There is a link between epilepsy and sleep. In fact, some people only have seizures whilst asleep which can cause issues with the natural sleep cycle. Seizures whilst awake can also affect sleeping patterns and lead to a person with epilepsy being tired and missing out on important stages of sleep that helps the body to re-energise and rest.
If you have seizures during your sleep it’s extremely important that you take professional advice to minimise any risk.
There are two main types of sleep that the body cycles through in four stages.
Non REM sleep has three stages:
Stage 1 – This is the first stage of sleep when you become drowsy and your muscles start to relax. During this time you will be easy to wake as you’re somewhere between sleep and consciousness.
Stage 2 – This is a light sleep. You are still easily woken, but your eye movement has stopped, your heart rate will begin to slow and your body cool.
Stage 3 – This is a deep sleep. You should be difficult to wake during this stage as your brain has relaxed. During this stage, the body starts to re-energise as it becomes fully relaxed.
REM sleep occurs intermittently through the course of a sleep, often between 3 to 5 times a night on 70 – 90-minute cycles. This stage of sleep is associated with processing the day before, your emotions and your memories. REM sleep is often when dreams occur as the brain begins to process information. REM sleep is important for relieving stress and emotional health.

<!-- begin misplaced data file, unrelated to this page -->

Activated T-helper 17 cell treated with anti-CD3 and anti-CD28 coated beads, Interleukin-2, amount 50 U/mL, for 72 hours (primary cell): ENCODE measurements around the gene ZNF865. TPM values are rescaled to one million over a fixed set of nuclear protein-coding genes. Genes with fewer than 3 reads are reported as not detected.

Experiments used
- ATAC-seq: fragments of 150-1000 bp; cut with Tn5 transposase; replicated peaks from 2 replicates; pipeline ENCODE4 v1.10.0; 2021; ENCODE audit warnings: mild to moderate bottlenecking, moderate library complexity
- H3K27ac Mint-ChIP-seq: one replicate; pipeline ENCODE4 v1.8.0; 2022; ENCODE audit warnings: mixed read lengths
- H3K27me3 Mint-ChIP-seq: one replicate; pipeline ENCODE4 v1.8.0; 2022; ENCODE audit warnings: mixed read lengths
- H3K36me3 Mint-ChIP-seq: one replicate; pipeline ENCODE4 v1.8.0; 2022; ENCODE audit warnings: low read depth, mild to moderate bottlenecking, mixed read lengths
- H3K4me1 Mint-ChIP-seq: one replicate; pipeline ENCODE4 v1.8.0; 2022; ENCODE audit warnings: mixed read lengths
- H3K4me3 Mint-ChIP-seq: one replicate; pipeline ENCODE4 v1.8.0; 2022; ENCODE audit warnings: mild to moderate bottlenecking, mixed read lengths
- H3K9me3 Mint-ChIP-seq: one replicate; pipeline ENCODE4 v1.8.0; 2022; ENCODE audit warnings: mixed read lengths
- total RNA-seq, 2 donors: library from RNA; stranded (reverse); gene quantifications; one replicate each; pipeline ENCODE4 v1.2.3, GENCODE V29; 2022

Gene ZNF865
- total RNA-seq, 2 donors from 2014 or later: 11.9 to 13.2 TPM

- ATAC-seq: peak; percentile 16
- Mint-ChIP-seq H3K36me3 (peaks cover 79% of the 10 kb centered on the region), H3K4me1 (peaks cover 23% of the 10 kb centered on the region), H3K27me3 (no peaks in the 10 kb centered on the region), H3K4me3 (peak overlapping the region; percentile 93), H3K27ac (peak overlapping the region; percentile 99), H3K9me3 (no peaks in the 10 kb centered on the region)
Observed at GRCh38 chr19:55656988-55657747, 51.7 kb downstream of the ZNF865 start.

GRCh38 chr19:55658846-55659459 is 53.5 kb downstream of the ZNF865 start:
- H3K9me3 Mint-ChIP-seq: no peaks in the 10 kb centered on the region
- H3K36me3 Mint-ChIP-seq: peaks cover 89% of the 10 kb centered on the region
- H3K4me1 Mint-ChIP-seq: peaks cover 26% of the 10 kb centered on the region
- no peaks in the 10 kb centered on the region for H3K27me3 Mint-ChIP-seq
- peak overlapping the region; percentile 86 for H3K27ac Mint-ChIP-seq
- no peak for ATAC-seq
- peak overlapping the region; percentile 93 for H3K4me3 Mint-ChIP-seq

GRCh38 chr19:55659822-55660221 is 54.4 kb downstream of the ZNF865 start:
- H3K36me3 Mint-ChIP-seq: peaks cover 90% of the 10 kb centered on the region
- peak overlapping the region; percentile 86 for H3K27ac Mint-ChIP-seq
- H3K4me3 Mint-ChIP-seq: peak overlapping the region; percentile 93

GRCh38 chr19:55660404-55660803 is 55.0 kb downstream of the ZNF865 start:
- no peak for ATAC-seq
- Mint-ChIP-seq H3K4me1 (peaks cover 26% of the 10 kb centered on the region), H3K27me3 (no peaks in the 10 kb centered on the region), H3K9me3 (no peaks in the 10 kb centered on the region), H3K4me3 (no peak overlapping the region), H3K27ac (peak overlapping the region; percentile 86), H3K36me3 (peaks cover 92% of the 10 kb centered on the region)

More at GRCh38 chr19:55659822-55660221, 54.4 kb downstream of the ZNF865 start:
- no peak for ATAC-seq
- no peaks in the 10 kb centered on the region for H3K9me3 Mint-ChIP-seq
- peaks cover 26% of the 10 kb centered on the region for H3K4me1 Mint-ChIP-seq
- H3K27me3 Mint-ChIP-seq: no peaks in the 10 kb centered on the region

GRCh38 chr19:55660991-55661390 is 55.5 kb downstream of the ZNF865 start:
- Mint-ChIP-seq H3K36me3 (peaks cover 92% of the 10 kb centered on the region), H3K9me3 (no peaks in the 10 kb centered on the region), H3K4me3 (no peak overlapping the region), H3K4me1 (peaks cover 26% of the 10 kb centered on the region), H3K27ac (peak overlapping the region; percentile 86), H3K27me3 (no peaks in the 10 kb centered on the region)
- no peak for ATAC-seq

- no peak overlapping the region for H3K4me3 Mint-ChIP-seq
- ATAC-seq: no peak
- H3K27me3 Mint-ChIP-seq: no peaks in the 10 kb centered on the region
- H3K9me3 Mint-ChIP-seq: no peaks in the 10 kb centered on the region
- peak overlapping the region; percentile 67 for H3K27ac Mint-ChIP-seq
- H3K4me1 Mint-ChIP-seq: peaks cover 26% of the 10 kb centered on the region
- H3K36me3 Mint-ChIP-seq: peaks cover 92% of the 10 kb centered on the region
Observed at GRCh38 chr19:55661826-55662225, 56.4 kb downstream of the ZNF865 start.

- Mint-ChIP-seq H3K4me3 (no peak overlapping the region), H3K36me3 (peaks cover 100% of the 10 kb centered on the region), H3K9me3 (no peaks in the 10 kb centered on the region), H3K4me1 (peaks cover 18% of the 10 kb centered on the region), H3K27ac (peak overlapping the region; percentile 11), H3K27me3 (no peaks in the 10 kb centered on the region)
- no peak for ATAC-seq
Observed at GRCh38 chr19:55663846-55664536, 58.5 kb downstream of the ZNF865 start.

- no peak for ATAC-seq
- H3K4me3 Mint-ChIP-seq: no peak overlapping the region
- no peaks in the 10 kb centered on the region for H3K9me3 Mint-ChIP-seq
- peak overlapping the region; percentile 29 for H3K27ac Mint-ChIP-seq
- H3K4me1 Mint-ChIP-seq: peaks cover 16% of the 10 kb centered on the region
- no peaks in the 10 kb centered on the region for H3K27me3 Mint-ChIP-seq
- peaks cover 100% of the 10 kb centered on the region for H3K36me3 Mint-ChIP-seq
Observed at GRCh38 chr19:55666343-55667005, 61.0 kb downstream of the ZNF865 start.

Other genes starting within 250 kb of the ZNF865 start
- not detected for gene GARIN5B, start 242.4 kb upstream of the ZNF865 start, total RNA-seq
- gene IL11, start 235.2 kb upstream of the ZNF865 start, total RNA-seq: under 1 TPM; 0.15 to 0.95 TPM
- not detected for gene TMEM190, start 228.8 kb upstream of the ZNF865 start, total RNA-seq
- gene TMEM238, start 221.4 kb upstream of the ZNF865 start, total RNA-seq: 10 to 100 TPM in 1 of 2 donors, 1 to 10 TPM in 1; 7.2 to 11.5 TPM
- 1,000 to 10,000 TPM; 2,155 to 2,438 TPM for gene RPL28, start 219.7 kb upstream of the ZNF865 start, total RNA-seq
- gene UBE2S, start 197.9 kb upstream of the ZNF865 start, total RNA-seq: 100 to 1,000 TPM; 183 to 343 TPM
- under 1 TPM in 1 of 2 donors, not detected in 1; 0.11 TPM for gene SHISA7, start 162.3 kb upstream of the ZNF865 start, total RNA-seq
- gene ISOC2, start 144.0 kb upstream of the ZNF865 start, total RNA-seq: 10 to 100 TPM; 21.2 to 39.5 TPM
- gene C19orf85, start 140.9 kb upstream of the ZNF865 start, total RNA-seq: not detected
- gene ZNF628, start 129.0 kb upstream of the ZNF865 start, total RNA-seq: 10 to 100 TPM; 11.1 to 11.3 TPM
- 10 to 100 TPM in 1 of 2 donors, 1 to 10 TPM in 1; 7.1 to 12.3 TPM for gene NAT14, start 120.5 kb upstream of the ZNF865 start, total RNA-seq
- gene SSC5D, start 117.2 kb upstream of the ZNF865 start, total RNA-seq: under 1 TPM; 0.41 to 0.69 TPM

There are many types of epilepsy and seizures, some are more commonly linked with sleep. Focal seizures, for example, commonly occur during sleep. If a seizure occurs whilst asleep it will often affect the sleep pattern and lead to the person feeling tired the next day. The effects are most severe when REM sleep is interrupted as the cycles can be reduced in frequency, or in some cases stop altogether.
Sleep is incredibly important for many health aspects, which can lead to different problems that are caused by lack of sleep, this is not a side effect of epilepsy. Should you miss out on sleep due to a seizure, it’s advisable that you try and catch up during the days that follow to ensure you get enough REM sleep.
There is very little that can be done to prevent seizures from affecting sleep unless your seizures are under control through medication or other treatments. If your seizures are not controlled it’s extremely important to have a consultation with your epilepsy specialist to discuss your medication. It’s also important to minimise the risk of SUDEP.
Some epilepsy medications themselves have side effects that can affect sleep. Ethosuximide, for example, is associated with sleep disturbances and nightmares. Other medications that can also affect sleep include Gabapentin, Lamotrigine, Levetiracetam, Phenytoin and Rufinamide, which all list insomnia as a possible side effect. It’s possible that it’s the medication itself that’s affecting your sleep pattern, not seizures.
It’s also worth noting there are medications that can help with your sleep pattern, speak to your epilepsy specialist about the possibility of having one prescribed.
Although you can’t fully prevent sleep disturbances due to seizures without being fully controlled by medication, these tips might help you to get a better nights sleep:
Our experts can help to assess your epilepsy and make suggestions that could help you enjoy a peaceful night’s sleep. For more information call us on 01706 373075 or email firstname.lastname@example.org.